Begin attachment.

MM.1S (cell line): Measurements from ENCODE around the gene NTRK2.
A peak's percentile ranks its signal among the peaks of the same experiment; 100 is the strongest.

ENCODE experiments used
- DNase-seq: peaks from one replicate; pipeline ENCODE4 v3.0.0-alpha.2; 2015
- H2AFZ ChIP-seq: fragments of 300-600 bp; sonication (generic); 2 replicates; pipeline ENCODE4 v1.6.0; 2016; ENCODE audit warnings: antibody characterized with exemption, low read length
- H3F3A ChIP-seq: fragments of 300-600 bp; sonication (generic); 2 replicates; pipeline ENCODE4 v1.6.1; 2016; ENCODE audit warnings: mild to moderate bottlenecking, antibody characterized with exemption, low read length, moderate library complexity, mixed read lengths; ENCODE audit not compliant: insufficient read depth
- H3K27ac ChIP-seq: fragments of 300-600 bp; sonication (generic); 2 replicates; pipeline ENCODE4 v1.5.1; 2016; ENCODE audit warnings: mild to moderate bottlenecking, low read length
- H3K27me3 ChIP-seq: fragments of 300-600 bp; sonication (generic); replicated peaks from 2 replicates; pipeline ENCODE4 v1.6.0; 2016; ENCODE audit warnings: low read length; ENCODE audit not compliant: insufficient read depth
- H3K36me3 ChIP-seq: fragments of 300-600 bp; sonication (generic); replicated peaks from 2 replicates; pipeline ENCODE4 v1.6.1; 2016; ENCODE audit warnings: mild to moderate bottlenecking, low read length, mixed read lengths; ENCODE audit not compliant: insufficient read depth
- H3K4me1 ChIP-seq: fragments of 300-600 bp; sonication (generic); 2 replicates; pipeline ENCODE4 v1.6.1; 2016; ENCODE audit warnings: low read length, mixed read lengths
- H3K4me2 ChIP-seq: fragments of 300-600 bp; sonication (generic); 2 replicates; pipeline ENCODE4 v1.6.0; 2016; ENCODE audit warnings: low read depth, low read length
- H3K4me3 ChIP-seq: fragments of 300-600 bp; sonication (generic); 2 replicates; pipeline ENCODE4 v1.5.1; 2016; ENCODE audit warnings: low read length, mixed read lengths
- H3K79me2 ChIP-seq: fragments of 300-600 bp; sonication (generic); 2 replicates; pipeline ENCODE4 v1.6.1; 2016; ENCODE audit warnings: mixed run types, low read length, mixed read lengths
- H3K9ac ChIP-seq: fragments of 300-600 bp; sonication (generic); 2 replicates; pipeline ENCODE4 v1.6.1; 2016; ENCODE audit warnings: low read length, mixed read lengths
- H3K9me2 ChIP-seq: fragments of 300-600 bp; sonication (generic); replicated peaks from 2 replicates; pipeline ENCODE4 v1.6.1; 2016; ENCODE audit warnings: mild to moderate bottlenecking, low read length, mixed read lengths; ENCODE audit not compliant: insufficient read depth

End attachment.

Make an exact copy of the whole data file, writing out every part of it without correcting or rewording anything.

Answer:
MM.1S (cell line): Measurements from ENCODE around the gene NTRK2.
A peak's percentile ranks its signal among the peaks of the same experiment; 100 is the strongest.

ENCODE experiments used
- DNase-seq: peaks from one replicate; pipeline ENCODE4 v3.0.0-alpha.2; 2015
- H2AFZ ChIP-seq: fragments of 300-600 bp; sonication (generic); 2 replicates; pipeline ENCODE4 v1.6.0; 2016; ENCODE audit warnings: antibody characterized with exemption, low read length
- H3F3A ChIP-seq: fragments of 300-600 bp; sonication (generic); 2 replicates; pipeline ENCODE4 v1.6.1; 2016; ENCODE audit warnings: mild to moderate bottlenecking, antibody characterized with exemption, low read length, moderate library complexity, mixed read lengths; ENCODE audit not compliant: insufficient read depth
- H3K27ac ChIP-seq: fragments of 300-600 bp; sonication (generic); 2 replicates; pipeline ENCODE4 v1.5.1; 2016; ENCODE audit warnings: mild to moderate bottlenecking, low read length
- H3K27me3 ChIP-seq: fragments of 300-600 bp; sonication (generic); replicated peaks from 2 replicates; pipeline ENCODE4 v1.6.0; 2016; ENCODE audit warnings: low read length; ENCODE audit not compliant: insufficient read depth
- H3K36me3 ChIP-seq: fragments of 300-600 bp; sonication (generic); replicated peaks from 2 replicates; pipeline ENCODE4 v1.6.1; 2016; ENCODE audit warnings: mild to moderate bottlenecking, low read length, mixed read lengths; ENCODE audit not compliant: insufficient read depth
- H3K4me1 ChIP-seq: fragments of 300-600 bp; sonication (generic); 2 replicates; pipeline ENCODE4 v1.6.1; 2016; ENCODE audit warnings: low read length, mixed read lengths
- H3K4me2 ChIP-seq: fragments of 300-600 bp; sonication (generic); 2 replicates; pipeline ENCODE4 v1.6.0; 2016; ENCODE audit warnings: low read depth, low read length
- H3K4me3 ChIP-seq: fragments of 300-600 bp; sonication (generic); 2 replicates; pipeline ENCODE4 v1.5.1; 2016; ENCODE audit warnings: low read length, mixed read lengths
- H3K79me2 ChIP-seq: fragments of 300-600 bp; sonication (generic); 2 replicates; pipeline ENCODE4 v1.6.1; 2016; ENCODE audit warnings: mixed run types, low read length, mixed read lengths
- H3K9ac ChIP-seq: fragments of 300-600 bp; sonication (generic); 2 replicates; pipeline ENCODE4 v1.6.1; 2016; ENCODE audit warnings: low read length, mixed read lengths
- H3K9me2 ChIP-seq: fragments of 300-600 bp; sonication (generic); replicated peaks from 2 replicates; pipeline ENCODE4 v1.6.1; 2016; ENCODE audit warnings: mild to moderate bottlenecking, low read length, mixed read lengths; ENCODE audit not compliant: insufficient read depth